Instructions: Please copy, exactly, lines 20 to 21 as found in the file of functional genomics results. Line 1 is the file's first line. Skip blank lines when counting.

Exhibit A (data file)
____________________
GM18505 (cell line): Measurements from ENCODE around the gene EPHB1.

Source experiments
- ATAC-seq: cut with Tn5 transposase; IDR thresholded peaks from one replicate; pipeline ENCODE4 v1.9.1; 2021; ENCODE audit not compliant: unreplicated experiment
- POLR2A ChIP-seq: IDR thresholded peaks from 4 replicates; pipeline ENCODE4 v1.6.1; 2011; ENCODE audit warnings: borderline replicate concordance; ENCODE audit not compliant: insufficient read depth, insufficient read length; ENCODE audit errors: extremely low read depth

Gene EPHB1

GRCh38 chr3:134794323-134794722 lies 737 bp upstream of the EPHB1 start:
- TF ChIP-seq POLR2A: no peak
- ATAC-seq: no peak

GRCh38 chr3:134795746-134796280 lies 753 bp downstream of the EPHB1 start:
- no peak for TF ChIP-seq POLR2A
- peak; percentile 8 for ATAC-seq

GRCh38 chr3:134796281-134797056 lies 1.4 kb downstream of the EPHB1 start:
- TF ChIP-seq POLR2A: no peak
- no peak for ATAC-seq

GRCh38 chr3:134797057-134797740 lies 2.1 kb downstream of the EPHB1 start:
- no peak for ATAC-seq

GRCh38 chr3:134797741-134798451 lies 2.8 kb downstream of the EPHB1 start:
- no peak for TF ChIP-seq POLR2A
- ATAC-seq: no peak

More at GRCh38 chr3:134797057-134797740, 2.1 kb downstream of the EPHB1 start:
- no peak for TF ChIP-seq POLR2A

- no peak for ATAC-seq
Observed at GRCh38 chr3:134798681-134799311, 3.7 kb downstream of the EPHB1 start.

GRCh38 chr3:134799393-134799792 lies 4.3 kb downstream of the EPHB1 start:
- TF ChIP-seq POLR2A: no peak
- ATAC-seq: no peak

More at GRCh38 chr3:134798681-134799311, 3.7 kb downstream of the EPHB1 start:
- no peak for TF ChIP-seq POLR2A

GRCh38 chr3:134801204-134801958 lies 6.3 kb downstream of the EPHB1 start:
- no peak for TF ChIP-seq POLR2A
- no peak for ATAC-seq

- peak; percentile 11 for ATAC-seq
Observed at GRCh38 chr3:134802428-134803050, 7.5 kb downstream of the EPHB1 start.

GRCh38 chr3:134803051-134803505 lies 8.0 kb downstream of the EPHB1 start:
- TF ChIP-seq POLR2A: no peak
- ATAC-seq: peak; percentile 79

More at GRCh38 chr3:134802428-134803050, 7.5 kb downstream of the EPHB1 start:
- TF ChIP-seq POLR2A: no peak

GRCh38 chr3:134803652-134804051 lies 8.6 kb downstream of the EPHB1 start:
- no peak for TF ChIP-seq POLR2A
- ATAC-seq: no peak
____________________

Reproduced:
More at GRCh38 chr3:134797057-134797740, 2.1 kb downstream of the EPHB1 start:
- no peak for TF ChIP-seq POLR2A